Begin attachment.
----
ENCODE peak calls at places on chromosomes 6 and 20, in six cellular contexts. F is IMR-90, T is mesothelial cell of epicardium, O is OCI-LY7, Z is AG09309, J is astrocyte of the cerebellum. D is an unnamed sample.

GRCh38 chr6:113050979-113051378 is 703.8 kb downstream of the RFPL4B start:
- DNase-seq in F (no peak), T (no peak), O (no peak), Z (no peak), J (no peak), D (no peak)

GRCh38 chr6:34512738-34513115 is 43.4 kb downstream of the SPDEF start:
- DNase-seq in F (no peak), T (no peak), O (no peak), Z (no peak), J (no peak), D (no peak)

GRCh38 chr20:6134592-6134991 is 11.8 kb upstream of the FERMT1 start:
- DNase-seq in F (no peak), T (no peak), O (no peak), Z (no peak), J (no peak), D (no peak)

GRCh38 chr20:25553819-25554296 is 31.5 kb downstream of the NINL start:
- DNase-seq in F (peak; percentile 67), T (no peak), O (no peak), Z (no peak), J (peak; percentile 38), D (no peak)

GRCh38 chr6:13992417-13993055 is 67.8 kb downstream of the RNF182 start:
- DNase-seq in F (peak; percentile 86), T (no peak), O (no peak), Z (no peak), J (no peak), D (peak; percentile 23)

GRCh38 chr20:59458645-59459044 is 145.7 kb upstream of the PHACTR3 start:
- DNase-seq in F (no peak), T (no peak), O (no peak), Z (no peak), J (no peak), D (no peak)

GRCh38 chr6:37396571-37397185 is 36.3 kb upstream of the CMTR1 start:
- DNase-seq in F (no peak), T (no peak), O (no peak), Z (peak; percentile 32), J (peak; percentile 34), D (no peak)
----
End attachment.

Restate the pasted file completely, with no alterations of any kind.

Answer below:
ENCODE peak calls at places on chromosomes 6 and 20, in six cellular contexts. F is IMR-90, T is mesothelial cell of epicardium, O is OCI-LY7, Z is AG09309, J is astrocyte of the cerebellum. D is an unnamed sample.

GRCh38 chr6:113050979-113051378 is 703.8 kb downstream of the RFPL4B start:
- DNase-seq in F (no peak), T (no peak), O (no peak), Z (no peak), J (no peak), D (no peak)

GRCh38 chr6:34512738-34513115 is 43.4 kb downstream of the SPDEF start:
- DNase-seq in F (no peak), T (no peak), O (no peak), Z (no peak), J (no peak), D (no peak)

GRCh38 chr20:6134592-6134991 is 11.8 kb upstream of the FERMT1 start:
- DNase-seq in F (no peak), T (no peak), O (no peak), Z (no peak), J (no peak), D (no peak)

GRCh38 chr20:25553819-25554296 is 31.5 kb downstream of the NINL start:
- DNase-seq in F (peak; percentile 67), T (no peak), O (no peak), Z (no peak), J (peak; percentile 38), D (no peak)

GRCh38 chr6:13992417-13993055 is 67.8 kb downstream of the RNF182 start:
- DNase-seq in F (peak; percentile 86), T (no peak), O (no peak), Z (no peak), J (no peak), D (peak; percentile 23)

GRCh38 chr20:59458645-59459044 is 145.7 kb upstream of the PHACTR3 start:
- DNase-seq in F (no peak), T (no peak), O (no peak), Z (no peak), J (no peak), D (no peak)

GRCh38 chr6:37396571-37397185 is 36.3 kb upstream of the CMTR1 start:
- DNase-seq in F (no peak), T (no peak), O (no peak), Z (peak; percentile 32), J (peak; percentile 34), D (no peak)